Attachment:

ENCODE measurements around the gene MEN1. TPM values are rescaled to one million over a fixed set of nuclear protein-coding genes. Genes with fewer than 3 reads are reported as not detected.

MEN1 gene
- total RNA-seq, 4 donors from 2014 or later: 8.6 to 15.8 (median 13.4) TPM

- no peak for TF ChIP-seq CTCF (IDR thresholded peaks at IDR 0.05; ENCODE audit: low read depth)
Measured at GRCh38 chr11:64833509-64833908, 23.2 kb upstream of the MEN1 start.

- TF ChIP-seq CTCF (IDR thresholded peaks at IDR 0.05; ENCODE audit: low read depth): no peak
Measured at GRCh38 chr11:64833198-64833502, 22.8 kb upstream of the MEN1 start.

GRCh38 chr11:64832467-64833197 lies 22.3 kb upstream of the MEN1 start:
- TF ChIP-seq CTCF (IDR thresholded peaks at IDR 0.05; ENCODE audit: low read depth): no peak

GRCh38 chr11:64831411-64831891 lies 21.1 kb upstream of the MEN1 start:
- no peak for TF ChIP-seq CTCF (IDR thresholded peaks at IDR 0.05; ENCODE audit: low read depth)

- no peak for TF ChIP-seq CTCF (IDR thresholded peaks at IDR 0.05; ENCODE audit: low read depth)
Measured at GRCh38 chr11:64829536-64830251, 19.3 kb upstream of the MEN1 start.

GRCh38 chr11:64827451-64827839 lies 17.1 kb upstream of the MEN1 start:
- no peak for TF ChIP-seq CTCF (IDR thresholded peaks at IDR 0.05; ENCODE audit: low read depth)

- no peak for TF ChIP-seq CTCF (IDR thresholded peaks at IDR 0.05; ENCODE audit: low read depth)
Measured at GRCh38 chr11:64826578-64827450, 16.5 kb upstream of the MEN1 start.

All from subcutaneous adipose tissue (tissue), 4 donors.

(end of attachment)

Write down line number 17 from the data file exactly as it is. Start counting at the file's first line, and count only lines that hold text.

Measured at GRCh38 chr11:64826578-64827450, 16.5 kb upstream of the MEN1 start.